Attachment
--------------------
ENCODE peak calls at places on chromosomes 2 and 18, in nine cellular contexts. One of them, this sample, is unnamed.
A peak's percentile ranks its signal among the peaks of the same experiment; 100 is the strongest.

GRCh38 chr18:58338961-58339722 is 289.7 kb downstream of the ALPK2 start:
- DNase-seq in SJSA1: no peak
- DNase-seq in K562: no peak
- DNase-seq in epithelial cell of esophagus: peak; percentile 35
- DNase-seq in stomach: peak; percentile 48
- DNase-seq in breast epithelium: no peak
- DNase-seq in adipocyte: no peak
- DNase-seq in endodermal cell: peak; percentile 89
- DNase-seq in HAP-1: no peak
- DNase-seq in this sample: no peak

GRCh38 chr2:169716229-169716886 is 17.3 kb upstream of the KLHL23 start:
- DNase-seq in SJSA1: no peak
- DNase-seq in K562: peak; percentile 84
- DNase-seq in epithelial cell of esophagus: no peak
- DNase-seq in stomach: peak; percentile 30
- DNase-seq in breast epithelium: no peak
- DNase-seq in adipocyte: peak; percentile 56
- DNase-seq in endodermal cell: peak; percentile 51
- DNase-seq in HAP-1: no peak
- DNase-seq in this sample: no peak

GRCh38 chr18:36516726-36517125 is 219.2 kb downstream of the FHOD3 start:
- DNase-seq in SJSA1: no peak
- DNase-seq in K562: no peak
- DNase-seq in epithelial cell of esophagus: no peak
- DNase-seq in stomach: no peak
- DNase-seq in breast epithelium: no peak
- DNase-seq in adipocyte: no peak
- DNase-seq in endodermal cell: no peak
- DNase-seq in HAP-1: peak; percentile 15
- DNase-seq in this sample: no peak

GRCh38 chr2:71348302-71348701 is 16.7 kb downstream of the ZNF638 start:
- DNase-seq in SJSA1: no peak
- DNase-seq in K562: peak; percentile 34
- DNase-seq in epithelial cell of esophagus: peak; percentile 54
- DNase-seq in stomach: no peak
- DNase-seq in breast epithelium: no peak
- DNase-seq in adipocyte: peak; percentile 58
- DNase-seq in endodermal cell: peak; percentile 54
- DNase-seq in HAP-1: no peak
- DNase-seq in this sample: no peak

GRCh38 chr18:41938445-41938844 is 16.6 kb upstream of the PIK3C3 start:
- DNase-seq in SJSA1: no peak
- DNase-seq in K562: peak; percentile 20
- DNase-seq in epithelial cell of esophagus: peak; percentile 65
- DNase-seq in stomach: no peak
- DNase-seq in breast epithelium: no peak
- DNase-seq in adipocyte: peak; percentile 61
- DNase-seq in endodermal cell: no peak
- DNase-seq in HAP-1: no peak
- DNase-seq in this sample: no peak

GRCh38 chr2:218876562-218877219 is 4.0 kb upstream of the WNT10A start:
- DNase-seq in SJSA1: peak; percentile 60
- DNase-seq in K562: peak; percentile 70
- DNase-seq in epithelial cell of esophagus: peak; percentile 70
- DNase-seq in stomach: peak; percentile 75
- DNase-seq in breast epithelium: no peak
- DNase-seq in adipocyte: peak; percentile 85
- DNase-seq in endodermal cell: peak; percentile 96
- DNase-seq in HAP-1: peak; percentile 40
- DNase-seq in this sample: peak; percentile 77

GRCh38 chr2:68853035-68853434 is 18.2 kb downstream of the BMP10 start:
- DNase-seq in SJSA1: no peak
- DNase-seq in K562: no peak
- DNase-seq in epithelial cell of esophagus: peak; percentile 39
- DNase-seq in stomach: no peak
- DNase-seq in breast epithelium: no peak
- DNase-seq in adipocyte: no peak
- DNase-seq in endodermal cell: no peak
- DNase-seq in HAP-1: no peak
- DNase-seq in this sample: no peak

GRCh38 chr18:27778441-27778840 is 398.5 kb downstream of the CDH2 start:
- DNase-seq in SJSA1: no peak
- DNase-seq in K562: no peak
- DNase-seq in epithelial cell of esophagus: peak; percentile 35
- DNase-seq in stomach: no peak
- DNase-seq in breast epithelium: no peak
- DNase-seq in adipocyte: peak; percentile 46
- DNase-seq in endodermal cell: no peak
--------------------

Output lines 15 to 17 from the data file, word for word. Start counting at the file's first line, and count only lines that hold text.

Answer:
- DNase-seq in K562: peak; percentile 84
- DNase-seq in epithelial cell of esophagus: no peak
- DNase-seq in stomach: peak; percentile 30